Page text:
The setting of No Exit also demonstrates how people are born into a society without their choosing, a condition which Heidegger calls Facticity or “thrownness.” Facticity describes two things: first, our inability to make meaningful change in the world because we are too weak as individuals, and second, the purposelessness of our very existence, as explained above. Sartre creates a rather amusing example of this, by forcing the characters to spend eternity in a room decorated in the style of Second Empire (Sartre, No Exit, 1). None of the characters like the furnishings, but they cannot change these initial circumstances and are forced to acclimate. More importantly, the characters do not choose to be in each other’s company, instead they are thrown into a closed space, forced to injure and be injured by one another. Just as the characters fail to escape the situation they are thrust into, we cannot simply erase the injustices and suffering of our world, and we certainly cannot get rid of the fact that we were born in the first place or that we are surrounded by others. It seems difficult then, if not impossible, to find freedom in Sartre’s Hell. Clearly, Sartre could not be referring to freedom of movement, as the entire play takes place in a small drawing-room. Likewise, Sartre could not be using the word to mean the ability to do as one pleases, or the possibility of choosing one’s circumstances by overcoming Facticity. By “freedom,” Sartre expresses a much deeper kind of liberation – an embracing of one’s individuality and one’s smallness in the face of the nothing’s vastness, and a refusal to blindly follow rules set down by others, such as our parents, politicians, church leaders, and public heroes. This is the kind of freedom, a freedom to be and to examine the nothing, with which Sartre’s characters grapple.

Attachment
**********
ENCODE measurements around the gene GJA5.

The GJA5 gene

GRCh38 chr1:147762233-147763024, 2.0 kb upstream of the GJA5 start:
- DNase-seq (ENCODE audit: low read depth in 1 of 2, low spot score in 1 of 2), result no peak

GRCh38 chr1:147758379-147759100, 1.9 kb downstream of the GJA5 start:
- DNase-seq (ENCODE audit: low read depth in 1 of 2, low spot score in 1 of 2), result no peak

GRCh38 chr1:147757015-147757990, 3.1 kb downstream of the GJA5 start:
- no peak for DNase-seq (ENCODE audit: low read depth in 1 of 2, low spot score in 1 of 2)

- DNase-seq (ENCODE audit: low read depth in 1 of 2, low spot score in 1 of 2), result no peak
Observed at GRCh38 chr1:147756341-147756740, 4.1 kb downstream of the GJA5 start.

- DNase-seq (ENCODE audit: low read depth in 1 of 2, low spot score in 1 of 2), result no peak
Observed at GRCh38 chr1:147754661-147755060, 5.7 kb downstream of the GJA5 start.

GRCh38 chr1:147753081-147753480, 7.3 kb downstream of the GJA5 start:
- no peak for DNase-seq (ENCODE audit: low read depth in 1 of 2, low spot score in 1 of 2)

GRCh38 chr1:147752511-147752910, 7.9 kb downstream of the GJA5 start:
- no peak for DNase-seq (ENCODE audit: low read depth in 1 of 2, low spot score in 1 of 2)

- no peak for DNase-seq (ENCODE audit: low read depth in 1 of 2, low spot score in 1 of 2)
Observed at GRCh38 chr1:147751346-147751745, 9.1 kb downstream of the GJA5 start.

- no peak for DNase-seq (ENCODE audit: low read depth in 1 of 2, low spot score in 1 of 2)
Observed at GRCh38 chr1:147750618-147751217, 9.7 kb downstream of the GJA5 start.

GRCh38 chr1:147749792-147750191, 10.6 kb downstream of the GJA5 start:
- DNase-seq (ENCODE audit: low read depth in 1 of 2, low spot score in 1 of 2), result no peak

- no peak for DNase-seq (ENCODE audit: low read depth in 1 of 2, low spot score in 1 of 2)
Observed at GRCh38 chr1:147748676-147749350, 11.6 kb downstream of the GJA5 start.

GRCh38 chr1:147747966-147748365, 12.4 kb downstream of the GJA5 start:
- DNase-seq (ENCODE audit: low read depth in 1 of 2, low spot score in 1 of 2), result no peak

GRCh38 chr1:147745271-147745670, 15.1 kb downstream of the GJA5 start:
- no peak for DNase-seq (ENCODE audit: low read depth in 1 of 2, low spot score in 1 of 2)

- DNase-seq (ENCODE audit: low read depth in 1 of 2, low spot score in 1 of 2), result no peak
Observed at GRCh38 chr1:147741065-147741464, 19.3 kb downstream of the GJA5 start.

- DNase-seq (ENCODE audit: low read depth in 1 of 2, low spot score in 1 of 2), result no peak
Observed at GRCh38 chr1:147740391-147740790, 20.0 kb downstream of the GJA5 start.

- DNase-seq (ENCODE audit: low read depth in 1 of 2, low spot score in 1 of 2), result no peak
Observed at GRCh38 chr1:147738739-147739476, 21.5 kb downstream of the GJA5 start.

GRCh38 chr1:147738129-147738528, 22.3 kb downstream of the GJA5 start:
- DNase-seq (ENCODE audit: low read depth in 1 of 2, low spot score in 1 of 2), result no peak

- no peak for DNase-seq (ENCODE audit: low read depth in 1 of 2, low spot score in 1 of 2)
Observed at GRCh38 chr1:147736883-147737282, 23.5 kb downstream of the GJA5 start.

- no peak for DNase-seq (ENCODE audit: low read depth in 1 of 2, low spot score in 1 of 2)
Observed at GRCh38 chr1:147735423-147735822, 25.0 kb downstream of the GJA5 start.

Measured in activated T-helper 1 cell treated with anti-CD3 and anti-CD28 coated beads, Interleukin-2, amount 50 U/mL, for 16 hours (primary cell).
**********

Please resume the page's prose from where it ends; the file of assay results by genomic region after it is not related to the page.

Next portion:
Freedom and the nothing constitute subjectivity in Dasein. As subjective beings, humans are capable of contemplating the meaninglessness in the world around them and at the core of their existence; they can also realize the wonderful agency and power they have to “become” in the middle of this void, asserting their being in defiance of the nothing. Unfortunately, subjectivity comes at a cost, and we experience it in two ways.
First, people have to reduce each other to objects instead of fully recognizing each other as subjective beings who cannot be defined in such restrictive terms. This is because “it is as an object that [a person] appear[s] to the Other” (Sartre, Being and Nothingness, 222); our brains cannot comprehend the world around us in any other way. Sartre provides the following example:
When Peter looks at me, I know of course that he is looking at me. His eyes, things in the world, are fixed on my body, a thing in the world . . . [but] the meaning of this look is not a fact in the world, and this is what makes me uncomfortable.
Being and Nothingness, 389